The bike was a 13-mile out and back. The course was pretty flat, but it felt like everyone was passing me on their fancy road bikes. I pushed myself really hard to try to go as fast as I could, but it wasn't easy.
I just kept telling myself what my parents had said before the race - this is a test run. Don't worry about how long it takes you, just enjoy it. So at about the halfway mark, I got into a groove and stopped worrying about other racers passing me.
|Starting the bike race... with a mountain bike.|
My legs felt tired after getting off the bike, but after a minute or so I was ready to race. I didn't know how fast my body would be able to go, so I took the first half mile at an easy pace, but picked it up a bit for the last half... and clocked in my first mile at 8:22.
I started to feel really good, and was finally passing other people for once. I could feel the temperature rising, but just tried to enjoy the last two miles of my FIRST triathlon.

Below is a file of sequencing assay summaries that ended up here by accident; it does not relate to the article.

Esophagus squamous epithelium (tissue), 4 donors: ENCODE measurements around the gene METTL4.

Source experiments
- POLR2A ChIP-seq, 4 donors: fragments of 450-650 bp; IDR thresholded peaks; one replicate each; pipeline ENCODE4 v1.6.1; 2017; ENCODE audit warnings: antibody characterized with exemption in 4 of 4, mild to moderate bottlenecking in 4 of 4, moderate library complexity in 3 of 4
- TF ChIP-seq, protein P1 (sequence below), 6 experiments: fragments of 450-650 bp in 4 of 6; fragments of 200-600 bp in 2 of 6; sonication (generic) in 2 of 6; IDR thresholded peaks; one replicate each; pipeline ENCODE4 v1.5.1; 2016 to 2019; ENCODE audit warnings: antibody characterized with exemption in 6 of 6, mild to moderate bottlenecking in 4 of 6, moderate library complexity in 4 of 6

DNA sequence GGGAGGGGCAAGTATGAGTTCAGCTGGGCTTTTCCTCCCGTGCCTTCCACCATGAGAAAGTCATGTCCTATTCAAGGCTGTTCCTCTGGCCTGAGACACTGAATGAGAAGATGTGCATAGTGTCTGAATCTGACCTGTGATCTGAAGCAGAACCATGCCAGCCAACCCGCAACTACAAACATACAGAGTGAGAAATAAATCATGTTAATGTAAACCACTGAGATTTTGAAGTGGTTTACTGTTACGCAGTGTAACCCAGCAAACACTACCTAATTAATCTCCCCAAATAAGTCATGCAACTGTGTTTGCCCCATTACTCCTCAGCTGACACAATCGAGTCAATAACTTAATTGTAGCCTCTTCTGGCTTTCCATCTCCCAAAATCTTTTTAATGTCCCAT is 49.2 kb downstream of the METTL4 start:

|That's me! I swear!|
I finished the second mile in 8:15, and was surprised at how fast my legs were going. I had a huge smile on my face, and focused my attention in the last mile on passing one more person. I turned around the final bend and let my legs go, clocking in the last mile at 7:35.
And just like that, I finished my first triathlon!!!
I was so happy that I did it, and that my parents were there to share this experience with me. They were the best cheer squad a gal could ask for.
Shortly after the end of the race, the beer-b-que started, and we enjoyed some well-deserved beers and burgers.